Going Meatless in the East & West
The reasons behind a meat-free diet are as diverse as the people who choose it. Many attribute large-scale vegetarian acceptance in the East to prevalent traditional values and religious beliefs. However, Western countries that continue to see growth in their vegetarian communities often cite animal welfare and environmental damage as their key motivators. So lets dig a little deeper into the motivations behind living the veggie life.
An Eastern perspective: “One is dearest to God who has no enemies among the living beings, who is nonviolent to all creatures.” - Bhagavad Gita
Asia is often seen as a spiritual hub where people from all walks of life come in the hope of finding themselves or to learn under grand yogi’s or meditation masters. Ashram’s provide a place of refuge and spiritual learning for the wandering traveller, and the spiritual transformation they desire requires a strict basic vegetarian diet. Vegetarianism is often coupled with spirituality because it’s hard to embark on a path to enlightenment or awareness without questioning what you put into your body. Ahisma in Sanskrit means ‘to do no harm,’ and is echoed in major eastern religions like Buddhism, Jainism, Hinduism, Sikhism and Taoism. The reason vegetarianism is so widespread in this part of the world is because the Dharmic concept of Ahismsa has connotations of compassion, kindness and non-violence towards all living things. The belief that life is interconnected and all living things originated from the same source makes it almost unnatural to consume meat.
Sometimes however, the boundaries can be ambiguous. For example some Buddhist’s claim Buddha himself ate meat and permitted Monks to do so under the 3-fold rule – if the animal isn’t seen, suspected or heard to be slaughtered for the meal. On the contrary, Jainism preaches the strictest form of a spiritually motivated diet based on this principle: every act where a person supports killing (directly or indirectly) is a violent act and creates bad karma. Jain cuisine, like that of Japan’s Buddhists excludes onions, garlic, root vegetables and other tamasic ingredients believed to possess qualities of darkness and lethargy. Pure (sattvic) foods based on goodness, lightness and happiness are preferred and help to keep a steady, peaceful mind conducive to a meditative state of heightened awareness. This is why in some Eastern traditions your diet is a major determinant of your spiritual success or failure.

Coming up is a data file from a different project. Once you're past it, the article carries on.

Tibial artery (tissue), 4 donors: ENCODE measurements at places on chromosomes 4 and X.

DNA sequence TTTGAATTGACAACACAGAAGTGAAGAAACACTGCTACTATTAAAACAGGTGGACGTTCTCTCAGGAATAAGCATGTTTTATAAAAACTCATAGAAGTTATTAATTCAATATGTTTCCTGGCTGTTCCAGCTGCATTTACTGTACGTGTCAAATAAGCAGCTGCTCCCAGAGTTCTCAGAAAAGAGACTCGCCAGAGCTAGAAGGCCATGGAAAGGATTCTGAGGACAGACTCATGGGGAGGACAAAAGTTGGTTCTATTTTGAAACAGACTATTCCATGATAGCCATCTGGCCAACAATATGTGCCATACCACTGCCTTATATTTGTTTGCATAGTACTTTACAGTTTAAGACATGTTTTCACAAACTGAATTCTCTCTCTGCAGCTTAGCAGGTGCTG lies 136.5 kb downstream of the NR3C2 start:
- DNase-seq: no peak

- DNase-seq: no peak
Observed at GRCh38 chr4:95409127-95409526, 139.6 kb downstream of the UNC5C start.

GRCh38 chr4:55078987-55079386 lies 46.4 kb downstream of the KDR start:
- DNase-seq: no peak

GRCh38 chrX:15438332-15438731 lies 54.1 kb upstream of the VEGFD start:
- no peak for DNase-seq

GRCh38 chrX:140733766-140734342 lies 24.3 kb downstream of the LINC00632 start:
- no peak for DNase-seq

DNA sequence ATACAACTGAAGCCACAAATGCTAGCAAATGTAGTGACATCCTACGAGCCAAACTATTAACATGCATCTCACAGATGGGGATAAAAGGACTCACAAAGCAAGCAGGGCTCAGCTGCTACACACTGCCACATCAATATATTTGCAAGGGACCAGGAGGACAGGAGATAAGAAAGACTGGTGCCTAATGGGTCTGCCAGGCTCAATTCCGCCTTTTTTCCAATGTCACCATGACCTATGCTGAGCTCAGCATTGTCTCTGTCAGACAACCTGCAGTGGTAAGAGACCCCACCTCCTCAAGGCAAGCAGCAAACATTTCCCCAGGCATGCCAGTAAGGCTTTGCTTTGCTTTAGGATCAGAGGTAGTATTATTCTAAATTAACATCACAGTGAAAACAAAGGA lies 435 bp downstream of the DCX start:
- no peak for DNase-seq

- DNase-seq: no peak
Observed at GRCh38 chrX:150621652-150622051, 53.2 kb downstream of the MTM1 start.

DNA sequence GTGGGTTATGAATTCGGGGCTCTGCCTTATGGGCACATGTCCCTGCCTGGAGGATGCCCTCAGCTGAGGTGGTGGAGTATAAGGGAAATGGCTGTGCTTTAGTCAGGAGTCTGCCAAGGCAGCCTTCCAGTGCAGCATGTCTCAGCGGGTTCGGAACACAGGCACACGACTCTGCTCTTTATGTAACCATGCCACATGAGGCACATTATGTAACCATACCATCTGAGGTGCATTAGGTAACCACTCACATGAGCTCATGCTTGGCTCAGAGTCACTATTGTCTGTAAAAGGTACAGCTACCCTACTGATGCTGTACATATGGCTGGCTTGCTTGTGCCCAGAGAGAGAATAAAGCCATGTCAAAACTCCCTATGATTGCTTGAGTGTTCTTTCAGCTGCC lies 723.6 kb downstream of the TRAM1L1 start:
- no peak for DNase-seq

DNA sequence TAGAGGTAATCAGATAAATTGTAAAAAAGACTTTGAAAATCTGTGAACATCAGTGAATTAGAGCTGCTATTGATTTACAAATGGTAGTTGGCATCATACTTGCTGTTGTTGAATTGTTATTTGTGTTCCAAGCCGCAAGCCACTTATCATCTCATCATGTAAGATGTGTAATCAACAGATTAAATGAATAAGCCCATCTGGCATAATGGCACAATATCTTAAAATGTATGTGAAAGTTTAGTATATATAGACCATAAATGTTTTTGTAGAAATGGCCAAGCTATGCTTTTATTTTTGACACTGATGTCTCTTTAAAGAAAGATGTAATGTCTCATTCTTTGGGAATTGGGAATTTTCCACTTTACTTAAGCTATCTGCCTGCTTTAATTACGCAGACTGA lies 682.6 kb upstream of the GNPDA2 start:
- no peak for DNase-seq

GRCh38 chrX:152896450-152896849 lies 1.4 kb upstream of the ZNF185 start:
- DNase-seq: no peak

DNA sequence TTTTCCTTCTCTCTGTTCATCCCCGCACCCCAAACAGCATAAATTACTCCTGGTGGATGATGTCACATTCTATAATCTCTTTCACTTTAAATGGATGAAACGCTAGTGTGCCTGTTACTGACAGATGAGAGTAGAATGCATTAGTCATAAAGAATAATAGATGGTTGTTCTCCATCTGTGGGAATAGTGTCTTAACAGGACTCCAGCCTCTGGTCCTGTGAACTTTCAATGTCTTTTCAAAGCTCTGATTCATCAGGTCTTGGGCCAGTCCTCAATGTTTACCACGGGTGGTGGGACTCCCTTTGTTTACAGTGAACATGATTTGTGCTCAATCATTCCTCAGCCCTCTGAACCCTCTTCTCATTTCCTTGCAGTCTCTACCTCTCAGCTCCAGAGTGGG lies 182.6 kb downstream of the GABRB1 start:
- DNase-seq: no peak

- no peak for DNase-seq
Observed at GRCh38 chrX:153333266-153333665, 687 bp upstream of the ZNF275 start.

While the above reasons may resonate with elders or the spiritually inclined, younger generations may simply have accepted vegetarianism as a part of their culture because they were brought up that way or they may have embraced it for entirely different (perhaps more western orientated) motives.
A Western Perspective: ‘A reduction in beef and other meat consumption is the most potent single act you can take to halt the destruction of our environment and preserve our natural resources’ – John Robbins
The Western world is experiencing a growing trend of people switching to the greener side. In less affluent areas this could be due to meat availability and cost. However most new vegetarians state ethical and/or health reasons. Many advocate animal welfare and acknowledge moral issues with consuming meat, especially from factory farms where battery chickens and other animals are bred to be exploited for profit. They believe it leads to institutionalized animal cruelty, resource depletion and health risks for both humans and animals because of chemicals and hormones added to the meat.
The increasing health benefits of a plant-based diet is currently a hot topic in the West, but when asked over 100 years ago about vegetarianism, the playwright Bernard Shaw stated: "The average age of a meat eater is 63. I am on the verge of 85 and still work as hard as ever. I’ve lived quite long enough and am trying to die. A single beefsteak would finish me; but I cannot bring myself to swallow it. I am oppressed with a dread of living forever. That is the only disadvantage of vegetarianism.” The myth that a meatless diet makes it difficult to provide sufficient proteins is now well and truly refuted. Moreover, now that the recommended 5-a-day is trending towards 7-a-day, a vegetarian diet that is high in fibre and low in saturated fat is gaining more attention as one that can have social and personal benefits for individuals on all levels.
Research on this matter is showing that lower worldwide meat consumption can have a positive impact on the environment whereby commercial farming, professional fishing and slaughter houses can be replaced with sustainable eco-farming. Moreover, according to PETA, it takes more than 2,400 gallons of water to produce 1 pound of meat - that’s equal to 6 months worth of showers! Whereas growing 1 pound of wheat only requires 25 gallons. With these facts out there, its only natural for there to be a rising trend of restaurants moving away from meat dishes and getting really creative with vegetables, particularly in the US.
For more on this stay tuned for our upcoming feature on 'New Age Cooking'.
 John Robbins, author of "Diet for a New America", and President, EarthSave Foundation, Santa Cruz, California
 People for the ethical treatment of animals;
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